By Peter Gumbel
In France these days, every new industrial investment is welcomed with open arms, so when the Japanese machine-tools manufacturer Amada announced in mid-September that it was putting an additional $50 million into its existing production facilities, no fewer than two government ministers showed up for the signing ceremony. Much to their embarrassment, however, the chief executive officer of Amada, Mitsuo Okamoto, gave an interview that morning to a national French daily in which he castigated the national business climate, and said that if the company hadn't already been in France for 40 years, "we would think twice about investing here for the first time."
Chalk it up, one more time, to France's investment paradox. Okamoto is just the latest example of a foreign CEO who moans and groans about the difficulties of doing business in France, even as he pours in money, in the form of fresh investment.
There's certainly a lot to complain about. The law reducing the official workweek to 35 hours, passed in 2000, is still on the books. The outsized labor code that governs hiring, firing and everything in between is regularly cited by organizations from the World Bank to the World Economic Forum as a significant impediment to doing business; its printed version runs to 3,371 pages, or more than three times the size of the German equivalent. Unions are famously feisty, and labor costs, already high, have continued to rise at a faster rate than productivity, even after the 2007-08 financial crisis.
Yet France — at least until now — has weathered the criticism with panache. For years, it has enjoyed a flood of direct investment that has made it a regular fixture near the top of the list of recipient nations in the world, alongside the U.S., China and the UK. According to estimates by the United Nations Conference on Trade and Development, France received $59 billion in incoming investment in 2012, far ahead of larger nations such as Australia or Russia, and just behind Britain and Brazil. According to the government's Invest in France Agency, whose job is to woo potential foreign investors, there were almost 700 new investment projects in 2012, which together created or safeguarded about 26,000 jobs.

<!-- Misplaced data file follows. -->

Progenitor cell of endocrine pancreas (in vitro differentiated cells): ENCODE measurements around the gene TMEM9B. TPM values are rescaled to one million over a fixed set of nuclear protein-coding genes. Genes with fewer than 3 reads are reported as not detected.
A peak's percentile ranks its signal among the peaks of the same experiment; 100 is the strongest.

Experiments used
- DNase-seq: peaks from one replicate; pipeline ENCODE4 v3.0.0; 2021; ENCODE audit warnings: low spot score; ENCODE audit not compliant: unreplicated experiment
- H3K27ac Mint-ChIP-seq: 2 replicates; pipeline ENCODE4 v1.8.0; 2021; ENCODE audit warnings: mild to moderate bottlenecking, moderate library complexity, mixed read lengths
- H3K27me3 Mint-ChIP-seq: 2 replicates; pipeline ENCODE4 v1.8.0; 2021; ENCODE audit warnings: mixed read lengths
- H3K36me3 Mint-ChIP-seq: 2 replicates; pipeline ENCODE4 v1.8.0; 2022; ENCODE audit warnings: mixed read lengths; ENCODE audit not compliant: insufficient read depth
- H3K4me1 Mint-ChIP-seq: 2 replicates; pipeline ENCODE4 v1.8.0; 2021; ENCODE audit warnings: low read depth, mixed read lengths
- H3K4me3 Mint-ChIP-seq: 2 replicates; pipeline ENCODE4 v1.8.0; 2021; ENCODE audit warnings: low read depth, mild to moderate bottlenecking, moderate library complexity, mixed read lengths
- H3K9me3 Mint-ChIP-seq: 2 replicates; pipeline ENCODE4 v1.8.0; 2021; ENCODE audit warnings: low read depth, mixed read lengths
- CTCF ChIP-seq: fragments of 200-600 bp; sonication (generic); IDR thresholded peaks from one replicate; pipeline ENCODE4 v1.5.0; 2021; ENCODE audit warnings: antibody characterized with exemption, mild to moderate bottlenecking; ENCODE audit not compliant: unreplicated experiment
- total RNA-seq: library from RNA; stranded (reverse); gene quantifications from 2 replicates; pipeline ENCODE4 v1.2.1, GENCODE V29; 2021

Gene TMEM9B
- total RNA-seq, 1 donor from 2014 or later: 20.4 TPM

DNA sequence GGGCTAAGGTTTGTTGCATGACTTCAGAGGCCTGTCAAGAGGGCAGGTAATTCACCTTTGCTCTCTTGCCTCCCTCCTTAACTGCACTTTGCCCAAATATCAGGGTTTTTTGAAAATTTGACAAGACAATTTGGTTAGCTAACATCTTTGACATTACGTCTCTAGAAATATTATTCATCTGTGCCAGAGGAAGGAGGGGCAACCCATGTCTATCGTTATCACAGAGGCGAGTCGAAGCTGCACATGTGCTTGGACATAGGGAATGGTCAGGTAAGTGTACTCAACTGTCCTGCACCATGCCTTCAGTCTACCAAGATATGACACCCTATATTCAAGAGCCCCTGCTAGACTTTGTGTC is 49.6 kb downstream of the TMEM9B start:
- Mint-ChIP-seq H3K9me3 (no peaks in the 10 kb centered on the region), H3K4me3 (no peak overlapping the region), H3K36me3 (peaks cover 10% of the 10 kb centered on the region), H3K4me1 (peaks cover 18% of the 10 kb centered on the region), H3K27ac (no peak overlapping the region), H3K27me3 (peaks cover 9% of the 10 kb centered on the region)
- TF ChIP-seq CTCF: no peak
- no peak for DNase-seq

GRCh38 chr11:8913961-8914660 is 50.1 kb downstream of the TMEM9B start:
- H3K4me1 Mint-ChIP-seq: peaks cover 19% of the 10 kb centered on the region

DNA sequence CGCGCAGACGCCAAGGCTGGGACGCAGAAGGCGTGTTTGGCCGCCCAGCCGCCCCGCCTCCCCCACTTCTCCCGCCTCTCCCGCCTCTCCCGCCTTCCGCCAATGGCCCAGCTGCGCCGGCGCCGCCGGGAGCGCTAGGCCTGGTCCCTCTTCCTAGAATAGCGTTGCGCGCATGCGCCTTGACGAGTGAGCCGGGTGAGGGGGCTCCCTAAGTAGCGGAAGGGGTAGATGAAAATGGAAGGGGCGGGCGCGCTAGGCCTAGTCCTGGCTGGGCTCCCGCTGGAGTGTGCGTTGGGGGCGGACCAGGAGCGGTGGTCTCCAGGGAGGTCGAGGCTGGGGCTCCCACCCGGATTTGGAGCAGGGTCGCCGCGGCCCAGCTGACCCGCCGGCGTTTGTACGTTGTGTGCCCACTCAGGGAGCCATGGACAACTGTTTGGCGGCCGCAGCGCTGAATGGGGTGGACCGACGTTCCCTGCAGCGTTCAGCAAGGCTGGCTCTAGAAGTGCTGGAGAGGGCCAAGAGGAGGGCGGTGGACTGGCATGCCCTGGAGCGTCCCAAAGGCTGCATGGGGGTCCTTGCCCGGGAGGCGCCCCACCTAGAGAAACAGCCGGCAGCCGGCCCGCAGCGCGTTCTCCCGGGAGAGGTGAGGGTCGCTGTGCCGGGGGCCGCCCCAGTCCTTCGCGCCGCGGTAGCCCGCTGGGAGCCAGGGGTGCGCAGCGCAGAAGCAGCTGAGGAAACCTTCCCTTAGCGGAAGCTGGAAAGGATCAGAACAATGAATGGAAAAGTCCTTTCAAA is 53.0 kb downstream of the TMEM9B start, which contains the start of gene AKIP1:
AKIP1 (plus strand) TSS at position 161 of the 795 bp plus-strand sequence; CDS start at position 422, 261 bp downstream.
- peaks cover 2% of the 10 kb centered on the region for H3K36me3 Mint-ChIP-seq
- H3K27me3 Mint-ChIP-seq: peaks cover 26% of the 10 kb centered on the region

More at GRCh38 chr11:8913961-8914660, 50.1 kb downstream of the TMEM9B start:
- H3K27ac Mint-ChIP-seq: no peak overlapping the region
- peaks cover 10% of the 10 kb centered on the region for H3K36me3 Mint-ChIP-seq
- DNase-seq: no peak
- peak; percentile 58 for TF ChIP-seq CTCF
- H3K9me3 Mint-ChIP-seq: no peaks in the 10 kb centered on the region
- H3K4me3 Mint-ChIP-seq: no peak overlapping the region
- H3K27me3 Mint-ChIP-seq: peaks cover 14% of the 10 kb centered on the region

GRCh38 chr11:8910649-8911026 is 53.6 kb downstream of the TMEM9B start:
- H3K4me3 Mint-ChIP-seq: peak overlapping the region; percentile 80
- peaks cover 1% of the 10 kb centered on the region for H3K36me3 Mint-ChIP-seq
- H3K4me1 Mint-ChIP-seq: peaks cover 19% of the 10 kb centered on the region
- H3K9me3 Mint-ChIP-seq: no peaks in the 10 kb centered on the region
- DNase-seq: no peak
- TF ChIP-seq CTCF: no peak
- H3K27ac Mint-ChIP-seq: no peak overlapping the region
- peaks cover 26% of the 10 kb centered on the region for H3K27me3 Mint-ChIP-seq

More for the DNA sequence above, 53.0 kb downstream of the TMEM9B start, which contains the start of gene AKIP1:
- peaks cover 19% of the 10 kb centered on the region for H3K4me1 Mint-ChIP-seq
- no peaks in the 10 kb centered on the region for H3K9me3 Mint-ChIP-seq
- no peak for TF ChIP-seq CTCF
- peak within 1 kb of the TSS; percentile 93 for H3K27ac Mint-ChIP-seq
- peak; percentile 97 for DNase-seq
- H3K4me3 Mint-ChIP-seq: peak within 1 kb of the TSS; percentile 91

But 17 months after the election of Socialist President François Hollande, there are some signs that this French paradox is now being sorely tested. The most startling is a survey by consultants Bain and Co. for the American Chamber of Commerce in France, released this week, that shows an utter collapse in U.S. corporate sentiment about France as a place to invest.
Executives from the French subsidiaries of U.S. companies were asked about how their bosses at corporate headquarters viewed France. Slightly fewer than 13 percent said the perception was positive, a dramatic drop from the 56 percent positive rating of just two years ago, before Hollande was elected. It followed a sharp drop in 2012, when only 22 percent gave a favorable rating.
The euro zone crisis and France's sluggish economic prospects are part of the problem; only 10 percent of those polled saw the overall economy improving this year, and 60 percent foresaw a decline in their sector of activity.